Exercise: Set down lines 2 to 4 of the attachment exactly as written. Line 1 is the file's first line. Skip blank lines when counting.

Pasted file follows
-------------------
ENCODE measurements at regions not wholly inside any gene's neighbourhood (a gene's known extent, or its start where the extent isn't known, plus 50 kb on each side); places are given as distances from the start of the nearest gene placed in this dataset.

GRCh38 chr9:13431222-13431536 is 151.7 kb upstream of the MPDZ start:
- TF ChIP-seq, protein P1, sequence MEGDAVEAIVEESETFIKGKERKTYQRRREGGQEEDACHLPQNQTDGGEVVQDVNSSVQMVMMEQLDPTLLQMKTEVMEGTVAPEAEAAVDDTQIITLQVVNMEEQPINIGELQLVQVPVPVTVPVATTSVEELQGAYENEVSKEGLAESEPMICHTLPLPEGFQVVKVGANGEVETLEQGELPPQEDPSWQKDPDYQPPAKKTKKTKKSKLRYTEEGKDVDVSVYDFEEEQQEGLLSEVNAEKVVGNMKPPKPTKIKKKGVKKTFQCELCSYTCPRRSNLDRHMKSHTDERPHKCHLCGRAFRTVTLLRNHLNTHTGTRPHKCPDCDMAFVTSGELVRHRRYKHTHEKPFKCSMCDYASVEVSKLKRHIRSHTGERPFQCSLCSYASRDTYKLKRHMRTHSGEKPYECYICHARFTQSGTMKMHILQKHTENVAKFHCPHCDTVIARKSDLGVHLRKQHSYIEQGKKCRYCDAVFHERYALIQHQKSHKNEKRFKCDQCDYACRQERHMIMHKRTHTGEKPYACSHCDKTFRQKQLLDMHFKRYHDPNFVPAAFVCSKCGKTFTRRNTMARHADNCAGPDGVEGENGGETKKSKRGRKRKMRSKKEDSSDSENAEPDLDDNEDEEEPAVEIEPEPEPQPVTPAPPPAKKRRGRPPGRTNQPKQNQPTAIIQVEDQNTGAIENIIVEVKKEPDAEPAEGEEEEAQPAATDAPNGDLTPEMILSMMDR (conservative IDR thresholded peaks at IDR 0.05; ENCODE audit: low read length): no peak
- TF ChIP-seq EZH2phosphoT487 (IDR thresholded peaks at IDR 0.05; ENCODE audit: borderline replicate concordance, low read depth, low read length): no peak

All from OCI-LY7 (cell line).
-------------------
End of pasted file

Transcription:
GRCh38 chr9:13431222-13431536 is 151.7 kb upstream of the MPDZ start:
- TF ChIP-seq, protein P1, sequence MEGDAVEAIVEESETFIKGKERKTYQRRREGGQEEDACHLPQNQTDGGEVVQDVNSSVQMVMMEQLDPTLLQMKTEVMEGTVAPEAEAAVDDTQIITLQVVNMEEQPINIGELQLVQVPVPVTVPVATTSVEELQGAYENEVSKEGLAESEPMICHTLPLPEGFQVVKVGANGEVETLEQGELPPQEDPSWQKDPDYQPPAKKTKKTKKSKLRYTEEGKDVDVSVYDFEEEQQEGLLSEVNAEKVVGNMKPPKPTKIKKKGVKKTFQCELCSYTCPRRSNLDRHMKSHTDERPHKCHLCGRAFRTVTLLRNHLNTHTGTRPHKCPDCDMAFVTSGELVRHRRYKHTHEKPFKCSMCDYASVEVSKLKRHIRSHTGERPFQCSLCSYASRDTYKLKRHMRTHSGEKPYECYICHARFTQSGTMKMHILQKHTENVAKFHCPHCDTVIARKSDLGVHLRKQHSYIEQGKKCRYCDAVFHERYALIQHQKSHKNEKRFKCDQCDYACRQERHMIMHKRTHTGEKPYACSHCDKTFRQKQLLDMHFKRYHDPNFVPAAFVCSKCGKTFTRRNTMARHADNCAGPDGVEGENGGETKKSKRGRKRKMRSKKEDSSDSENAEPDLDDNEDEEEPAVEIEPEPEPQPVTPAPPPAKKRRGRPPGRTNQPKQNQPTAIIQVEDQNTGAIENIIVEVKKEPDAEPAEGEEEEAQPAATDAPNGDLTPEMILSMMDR (conservative IDR thresholded peaks at IDR 0.05; ENCODE audit: low read length): no peak
- TF ChIP-seq EZH2phosphoT487 (IDR thresholded peaks at IDR 0.05; ENCODE audit: borderline replicate concordance, low read depth, low read length): no peak